MAP is focused on unearthing, capturing and communicating the core cause or purpose of an organization. Recently, I reflected on a topic I spoke on a few years ago at the International Ecotourism Conference—the idea of not only organizations and people having a purpose, but how a place can have a purpose. This reflection on the purpose of place was prompted by a recent visit to Sedona, Arizona. Sedona is a place steeped in an amazing and often out-of-this world geological and anthropological history and meaning. The combination of light and land is breathtaking. The landscape, whether it is punctuated by the Devil’s Sinkhole or Cathedral Rock, continually creates reverence and respect for the natural wonders of our planet. This reverence, so powerful and compelling, illuminates our search for the answer to the question – why are we here on earth? A place like Sedona can stir a soul, ignite a spirit, shift a state of mind and alter how and where we take our next step. It is a place that fuses body and mind to form, however temporary, a wiser and more heartfelt appreciation for the air we breathe, the dirt we walk on and the water that quenches our thirst. Sedona, like other places on earth, serves the purpose of transforming points of view and revealing an ancient way of seeing that can seem new and revelatory.

So, what happens when we leave a place like Sedona to return to our more ‘normal’ life and state of affairs? I believe that if we allow the purpose of such a place to stay with us, we won’t return to the status quo. Something will have changed. This change may be seen or felt in our interactions with our colleagues at work, or in intimate moments with our partners in life, or in our relationship with the stream, meadow, forest, mountain or skyscraper that landmark where we live. Whatever forms this change takes, it will no doubt be meaningful change. We will think and feel differently. Our connection to others and our planet will be altered. This sense of change can even bolster our drive to make a difference.

But can this kind of ‘location inspiration’ happen without ever going to places like Sedona? 

Do we always need to depart in order to impart meaning? What if where we live, work and play had its own sense of purpose that resulted in us being more compassionate members of our community, more engaged citizens and more committed contributors to our culture?  Is this too much to expect of a place?  Based on my work with MAP and my recent visit to Sedona, I believe more than ever in organizations operating with a noble purpose at their core. To ensure our lives have meaning, our place of work must produce meaning first and foremost. Will our work desk, our station on the production floor or our seat at the conference table have a stunning and inspiring view of Cathedral Rock or the steep, colorful hills of Italy’s Cinque Terra or the lush jungles of Belize? Probably not. But what if the place where we have decided to spend our most productive waking moments is one that awakens our imaginations and our actions for the better? Can our cubicles, conference rooms, corner offices, corporate campuses or constellation of global business offices be connected to a greater purpose? Can the place where we go to ‘make a living’ provide daily ‘Sedona impact’? After seeing a sun-splashed desert skyline move all kinds of visiting hearts and minds, I believe enlightened organizations can move us emotionally and intellectually when they realize their day-in, day-out responsibility to be a place of purpose.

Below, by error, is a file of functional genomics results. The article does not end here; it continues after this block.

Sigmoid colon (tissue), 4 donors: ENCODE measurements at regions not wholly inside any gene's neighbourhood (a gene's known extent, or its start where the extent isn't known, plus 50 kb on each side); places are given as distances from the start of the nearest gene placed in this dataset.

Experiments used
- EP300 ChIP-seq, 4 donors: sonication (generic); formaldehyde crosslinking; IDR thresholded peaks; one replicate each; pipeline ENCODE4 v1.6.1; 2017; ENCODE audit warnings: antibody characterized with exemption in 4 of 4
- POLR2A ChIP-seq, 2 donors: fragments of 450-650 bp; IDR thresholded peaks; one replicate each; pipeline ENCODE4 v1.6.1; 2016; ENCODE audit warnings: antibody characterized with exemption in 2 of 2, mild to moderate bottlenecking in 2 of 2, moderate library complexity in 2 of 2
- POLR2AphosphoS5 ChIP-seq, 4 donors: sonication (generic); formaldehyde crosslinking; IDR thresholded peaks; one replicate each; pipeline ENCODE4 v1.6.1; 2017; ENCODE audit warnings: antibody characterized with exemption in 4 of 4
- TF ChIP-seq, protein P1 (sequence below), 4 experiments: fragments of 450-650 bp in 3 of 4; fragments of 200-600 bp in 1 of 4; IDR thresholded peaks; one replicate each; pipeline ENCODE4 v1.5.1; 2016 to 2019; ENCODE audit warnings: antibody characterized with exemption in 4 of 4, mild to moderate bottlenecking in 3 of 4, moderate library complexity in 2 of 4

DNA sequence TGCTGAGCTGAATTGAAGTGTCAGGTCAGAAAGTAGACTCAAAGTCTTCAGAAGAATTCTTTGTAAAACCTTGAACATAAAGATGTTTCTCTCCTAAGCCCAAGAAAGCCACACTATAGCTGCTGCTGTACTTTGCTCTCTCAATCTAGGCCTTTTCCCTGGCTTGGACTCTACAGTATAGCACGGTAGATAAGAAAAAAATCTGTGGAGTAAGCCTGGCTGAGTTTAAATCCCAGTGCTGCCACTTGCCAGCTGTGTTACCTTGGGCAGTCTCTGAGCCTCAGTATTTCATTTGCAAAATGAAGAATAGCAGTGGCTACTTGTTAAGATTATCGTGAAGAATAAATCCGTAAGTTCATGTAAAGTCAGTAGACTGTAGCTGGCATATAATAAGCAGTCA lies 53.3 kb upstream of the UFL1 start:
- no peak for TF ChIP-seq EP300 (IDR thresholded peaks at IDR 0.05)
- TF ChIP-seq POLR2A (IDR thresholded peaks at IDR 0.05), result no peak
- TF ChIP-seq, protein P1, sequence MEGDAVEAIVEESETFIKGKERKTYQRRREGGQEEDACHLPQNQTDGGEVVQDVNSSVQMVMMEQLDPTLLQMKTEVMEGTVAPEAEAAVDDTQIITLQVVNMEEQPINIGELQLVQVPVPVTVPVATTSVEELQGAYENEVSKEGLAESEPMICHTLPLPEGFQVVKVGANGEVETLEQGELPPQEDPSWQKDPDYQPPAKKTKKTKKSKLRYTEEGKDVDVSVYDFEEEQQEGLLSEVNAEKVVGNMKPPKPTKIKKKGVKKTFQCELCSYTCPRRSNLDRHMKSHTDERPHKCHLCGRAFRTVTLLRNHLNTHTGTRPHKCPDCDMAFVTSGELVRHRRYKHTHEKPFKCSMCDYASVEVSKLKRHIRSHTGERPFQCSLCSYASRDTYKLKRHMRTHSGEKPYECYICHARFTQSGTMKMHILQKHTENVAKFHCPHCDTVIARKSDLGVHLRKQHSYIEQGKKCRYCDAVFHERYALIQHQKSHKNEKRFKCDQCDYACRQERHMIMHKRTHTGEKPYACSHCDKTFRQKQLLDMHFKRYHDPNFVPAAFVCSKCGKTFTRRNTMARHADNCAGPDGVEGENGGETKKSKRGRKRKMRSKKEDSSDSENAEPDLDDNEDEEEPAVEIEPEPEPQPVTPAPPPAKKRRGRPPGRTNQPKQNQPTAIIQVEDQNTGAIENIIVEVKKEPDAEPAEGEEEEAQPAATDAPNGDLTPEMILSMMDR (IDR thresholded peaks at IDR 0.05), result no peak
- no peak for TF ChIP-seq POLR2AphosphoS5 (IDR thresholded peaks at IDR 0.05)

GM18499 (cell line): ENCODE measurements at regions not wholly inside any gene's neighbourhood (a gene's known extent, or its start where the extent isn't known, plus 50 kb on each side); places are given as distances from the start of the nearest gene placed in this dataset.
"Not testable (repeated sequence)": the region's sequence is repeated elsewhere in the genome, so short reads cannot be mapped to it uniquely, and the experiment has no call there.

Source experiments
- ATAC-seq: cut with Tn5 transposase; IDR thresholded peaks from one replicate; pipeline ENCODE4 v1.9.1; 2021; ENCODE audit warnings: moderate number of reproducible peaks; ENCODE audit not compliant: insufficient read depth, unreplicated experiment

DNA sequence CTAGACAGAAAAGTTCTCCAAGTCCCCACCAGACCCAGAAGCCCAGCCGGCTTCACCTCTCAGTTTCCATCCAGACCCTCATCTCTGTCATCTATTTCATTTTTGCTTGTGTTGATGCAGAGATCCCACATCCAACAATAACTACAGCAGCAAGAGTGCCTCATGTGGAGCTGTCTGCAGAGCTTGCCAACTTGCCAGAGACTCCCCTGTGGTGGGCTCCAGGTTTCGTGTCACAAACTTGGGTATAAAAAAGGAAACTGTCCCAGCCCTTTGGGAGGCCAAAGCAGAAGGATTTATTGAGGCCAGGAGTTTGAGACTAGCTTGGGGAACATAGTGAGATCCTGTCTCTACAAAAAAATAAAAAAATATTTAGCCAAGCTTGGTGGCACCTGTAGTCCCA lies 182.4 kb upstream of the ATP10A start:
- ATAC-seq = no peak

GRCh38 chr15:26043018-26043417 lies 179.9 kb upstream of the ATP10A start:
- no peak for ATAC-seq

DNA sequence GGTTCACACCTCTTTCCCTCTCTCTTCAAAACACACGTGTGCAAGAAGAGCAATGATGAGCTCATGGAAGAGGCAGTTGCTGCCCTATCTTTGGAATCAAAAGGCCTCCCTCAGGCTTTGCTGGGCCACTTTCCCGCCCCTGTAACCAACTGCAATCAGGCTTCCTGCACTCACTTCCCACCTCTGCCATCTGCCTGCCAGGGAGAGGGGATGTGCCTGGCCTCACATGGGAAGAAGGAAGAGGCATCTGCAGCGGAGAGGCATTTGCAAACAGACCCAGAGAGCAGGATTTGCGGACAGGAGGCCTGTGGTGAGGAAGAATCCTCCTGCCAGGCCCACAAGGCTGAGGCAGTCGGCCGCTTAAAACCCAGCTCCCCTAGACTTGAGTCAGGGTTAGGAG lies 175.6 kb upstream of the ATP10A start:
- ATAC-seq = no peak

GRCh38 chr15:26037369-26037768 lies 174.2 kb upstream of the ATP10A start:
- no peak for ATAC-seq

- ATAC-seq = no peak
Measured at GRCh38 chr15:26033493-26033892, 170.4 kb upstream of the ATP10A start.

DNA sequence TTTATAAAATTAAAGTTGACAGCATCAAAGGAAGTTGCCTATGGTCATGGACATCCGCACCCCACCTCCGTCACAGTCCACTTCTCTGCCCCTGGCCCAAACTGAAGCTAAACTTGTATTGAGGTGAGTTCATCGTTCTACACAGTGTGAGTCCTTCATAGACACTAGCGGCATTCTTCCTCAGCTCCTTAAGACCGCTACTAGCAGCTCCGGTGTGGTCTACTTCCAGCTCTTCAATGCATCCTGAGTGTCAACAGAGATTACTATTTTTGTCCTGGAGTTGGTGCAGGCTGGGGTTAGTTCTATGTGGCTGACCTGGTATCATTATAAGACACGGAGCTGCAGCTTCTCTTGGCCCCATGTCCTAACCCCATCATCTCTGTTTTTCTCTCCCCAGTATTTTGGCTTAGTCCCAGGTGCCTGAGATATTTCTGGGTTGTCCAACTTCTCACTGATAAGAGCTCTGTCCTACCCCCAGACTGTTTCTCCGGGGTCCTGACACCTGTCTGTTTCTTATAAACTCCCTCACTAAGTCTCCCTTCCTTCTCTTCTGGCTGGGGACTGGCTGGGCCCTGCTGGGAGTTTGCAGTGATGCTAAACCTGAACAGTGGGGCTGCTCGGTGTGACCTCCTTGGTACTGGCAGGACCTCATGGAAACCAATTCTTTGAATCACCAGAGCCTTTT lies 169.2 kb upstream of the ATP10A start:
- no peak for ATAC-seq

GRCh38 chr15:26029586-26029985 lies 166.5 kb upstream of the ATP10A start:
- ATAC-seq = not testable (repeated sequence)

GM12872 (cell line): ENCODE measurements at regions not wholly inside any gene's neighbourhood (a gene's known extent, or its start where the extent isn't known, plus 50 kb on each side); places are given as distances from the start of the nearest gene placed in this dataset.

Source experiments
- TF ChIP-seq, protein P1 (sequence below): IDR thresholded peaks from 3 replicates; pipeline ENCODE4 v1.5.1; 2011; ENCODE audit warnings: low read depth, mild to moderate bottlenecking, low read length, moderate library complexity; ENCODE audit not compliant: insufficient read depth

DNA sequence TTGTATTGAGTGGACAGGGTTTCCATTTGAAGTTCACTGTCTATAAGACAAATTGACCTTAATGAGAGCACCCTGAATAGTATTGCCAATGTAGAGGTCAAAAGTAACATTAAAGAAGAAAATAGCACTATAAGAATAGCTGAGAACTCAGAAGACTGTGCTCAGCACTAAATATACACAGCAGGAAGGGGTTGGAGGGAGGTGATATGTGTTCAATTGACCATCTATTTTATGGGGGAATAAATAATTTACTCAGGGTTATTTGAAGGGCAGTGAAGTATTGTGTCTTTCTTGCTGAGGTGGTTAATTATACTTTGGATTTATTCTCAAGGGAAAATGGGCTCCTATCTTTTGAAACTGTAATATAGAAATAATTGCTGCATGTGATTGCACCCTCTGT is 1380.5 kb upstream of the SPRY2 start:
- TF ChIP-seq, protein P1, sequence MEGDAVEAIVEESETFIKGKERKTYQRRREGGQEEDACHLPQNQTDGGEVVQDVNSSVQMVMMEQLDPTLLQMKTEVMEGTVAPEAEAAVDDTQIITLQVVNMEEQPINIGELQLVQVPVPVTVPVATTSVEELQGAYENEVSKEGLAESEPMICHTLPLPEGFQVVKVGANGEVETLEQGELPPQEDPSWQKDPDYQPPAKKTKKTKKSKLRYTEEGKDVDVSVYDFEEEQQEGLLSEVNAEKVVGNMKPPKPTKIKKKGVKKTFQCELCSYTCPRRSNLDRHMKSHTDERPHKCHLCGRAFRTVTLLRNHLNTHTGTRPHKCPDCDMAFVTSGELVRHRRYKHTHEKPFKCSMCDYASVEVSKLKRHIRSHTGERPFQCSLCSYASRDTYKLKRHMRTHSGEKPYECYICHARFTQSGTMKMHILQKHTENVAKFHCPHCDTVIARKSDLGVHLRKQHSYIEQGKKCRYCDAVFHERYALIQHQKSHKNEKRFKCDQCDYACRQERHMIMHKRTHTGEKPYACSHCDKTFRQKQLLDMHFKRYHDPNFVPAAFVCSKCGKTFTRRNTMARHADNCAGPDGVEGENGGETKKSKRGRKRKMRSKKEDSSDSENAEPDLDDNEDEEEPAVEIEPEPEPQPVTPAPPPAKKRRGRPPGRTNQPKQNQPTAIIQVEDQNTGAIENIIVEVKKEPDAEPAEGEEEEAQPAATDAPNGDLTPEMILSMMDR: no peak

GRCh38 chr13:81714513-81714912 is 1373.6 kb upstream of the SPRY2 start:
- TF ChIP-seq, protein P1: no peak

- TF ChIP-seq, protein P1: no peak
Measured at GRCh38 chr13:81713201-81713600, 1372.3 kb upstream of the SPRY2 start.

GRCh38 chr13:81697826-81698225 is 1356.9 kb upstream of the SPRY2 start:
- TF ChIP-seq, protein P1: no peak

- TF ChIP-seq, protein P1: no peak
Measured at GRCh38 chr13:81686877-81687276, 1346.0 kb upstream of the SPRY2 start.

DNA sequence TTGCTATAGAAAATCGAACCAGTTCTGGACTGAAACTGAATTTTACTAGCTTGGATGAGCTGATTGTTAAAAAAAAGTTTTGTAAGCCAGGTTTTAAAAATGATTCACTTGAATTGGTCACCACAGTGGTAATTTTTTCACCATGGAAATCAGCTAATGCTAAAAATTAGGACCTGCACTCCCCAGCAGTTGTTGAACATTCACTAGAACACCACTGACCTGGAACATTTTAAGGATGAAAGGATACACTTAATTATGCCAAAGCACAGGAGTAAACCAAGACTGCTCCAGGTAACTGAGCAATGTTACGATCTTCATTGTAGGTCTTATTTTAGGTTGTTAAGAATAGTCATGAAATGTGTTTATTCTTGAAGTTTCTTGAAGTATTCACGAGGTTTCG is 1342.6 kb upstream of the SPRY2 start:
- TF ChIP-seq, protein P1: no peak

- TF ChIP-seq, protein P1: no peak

With a population of a little over 10,000, only .0000013 of the world’s population lives in Sedona. That leaves 7,143,990,000 of us on the planet, many of whom, today and tonight, from Katmandu to Kalamazoo, will hopefully go not just to a place of work, but to a place of purpose.